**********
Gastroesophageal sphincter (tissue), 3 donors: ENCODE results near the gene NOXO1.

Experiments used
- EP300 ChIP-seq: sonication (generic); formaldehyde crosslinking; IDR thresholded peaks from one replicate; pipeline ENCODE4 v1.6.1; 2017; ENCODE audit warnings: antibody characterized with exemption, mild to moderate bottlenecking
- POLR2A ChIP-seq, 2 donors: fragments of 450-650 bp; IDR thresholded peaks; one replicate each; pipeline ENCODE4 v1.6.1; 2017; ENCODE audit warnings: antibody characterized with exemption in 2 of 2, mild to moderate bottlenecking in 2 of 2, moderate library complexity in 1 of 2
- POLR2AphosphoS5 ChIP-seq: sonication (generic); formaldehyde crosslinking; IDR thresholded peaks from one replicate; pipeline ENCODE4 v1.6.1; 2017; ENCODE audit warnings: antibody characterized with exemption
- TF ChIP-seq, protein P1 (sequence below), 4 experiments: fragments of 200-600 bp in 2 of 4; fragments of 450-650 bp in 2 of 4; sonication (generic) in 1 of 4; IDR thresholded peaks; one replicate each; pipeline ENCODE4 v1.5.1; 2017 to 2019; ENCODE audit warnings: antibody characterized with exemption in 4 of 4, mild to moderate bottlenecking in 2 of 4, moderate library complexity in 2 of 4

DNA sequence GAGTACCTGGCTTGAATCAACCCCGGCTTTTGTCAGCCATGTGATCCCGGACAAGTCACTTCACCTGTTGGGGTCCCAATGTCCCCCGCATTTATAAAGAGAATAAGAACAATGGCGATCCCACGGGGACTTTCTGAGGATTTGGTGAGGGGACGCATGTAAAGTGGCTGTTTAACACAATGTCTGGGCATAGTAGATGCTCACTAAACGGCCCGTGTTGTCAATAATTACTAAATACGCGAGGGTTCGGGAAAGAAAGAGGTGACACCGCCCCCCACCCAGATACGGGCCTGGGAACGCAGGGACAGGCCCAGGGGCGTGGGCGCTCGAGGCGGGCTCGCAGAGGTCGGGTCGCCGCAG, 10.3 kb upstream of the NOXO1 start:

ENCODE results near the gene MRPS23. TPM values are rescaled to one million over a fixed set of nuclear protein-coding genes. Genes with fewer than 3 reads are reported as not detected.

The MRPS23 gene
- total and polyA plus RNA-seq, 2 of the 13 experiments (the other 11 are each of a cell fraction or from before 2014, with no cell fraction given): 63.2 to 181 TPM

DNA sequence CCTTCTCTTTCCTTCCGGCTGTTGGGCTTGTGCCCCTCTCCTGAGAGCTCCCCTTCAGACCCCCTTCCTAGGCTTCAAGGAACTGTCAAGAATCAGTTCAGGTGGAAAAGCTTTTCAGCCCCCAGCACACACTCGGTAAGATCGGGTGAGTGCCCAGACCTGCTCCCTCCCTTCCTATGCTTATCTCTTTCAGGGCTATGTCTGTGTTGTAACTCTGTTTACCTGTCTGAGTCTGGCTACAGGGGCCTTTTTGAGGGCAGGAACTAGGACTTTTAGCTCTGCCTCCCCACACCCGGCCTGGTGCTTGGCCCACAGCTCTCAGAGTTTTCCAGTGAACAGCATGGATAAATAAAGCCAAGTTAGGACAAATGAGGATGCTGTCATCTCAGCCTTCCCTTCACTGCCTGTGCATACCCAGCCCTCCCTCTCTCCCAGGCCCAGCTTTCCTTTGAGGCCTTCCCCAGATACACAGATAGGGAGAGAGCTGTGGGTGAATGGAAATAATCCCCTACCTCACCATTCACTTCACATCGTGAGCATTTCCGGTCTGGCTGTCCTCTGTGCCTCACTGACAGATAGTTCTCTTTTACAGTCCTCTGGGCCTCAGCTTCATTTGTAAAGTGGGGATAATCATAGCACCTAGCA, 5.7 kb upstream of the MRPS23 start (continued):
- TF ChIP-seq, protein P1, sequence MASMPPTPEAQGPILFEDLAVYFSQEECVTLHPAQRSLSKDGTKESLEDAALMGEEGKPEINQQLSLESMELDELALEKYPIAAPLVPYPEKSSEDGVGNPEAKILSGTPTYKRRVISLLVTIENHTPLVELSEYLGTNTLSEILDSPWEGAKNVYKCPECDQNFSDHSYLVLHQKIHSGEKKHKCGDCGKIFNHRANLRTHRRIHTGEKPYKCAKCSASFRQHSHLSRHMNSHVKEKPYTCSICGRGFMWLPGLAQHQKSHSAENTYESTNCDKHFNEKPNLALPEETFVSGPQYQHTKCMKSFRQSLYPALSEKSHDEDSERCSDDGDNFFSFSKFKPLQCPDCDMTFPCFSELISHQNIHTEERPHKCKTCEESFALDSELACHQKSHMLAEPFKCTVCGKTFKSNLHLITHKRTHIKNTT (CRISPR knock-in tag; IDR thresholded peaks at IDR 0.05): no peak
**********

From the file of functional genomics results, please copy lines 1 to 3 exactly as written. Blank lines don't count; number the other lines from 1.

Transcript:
Gastroesophageal sphincter (tissue), 3 donors: ENCODE results near the gene NOXO1.

Experiments used
- EP300 ChIP-seq: sonication (generic); formaldehyde crosslinking; IDR thresholded peaks from one replicate; pipeline ENCODE4 v1.6.1; 2017; ENCODE audit warnings: antibody characterized with exemption, mild to moderate bottlenecking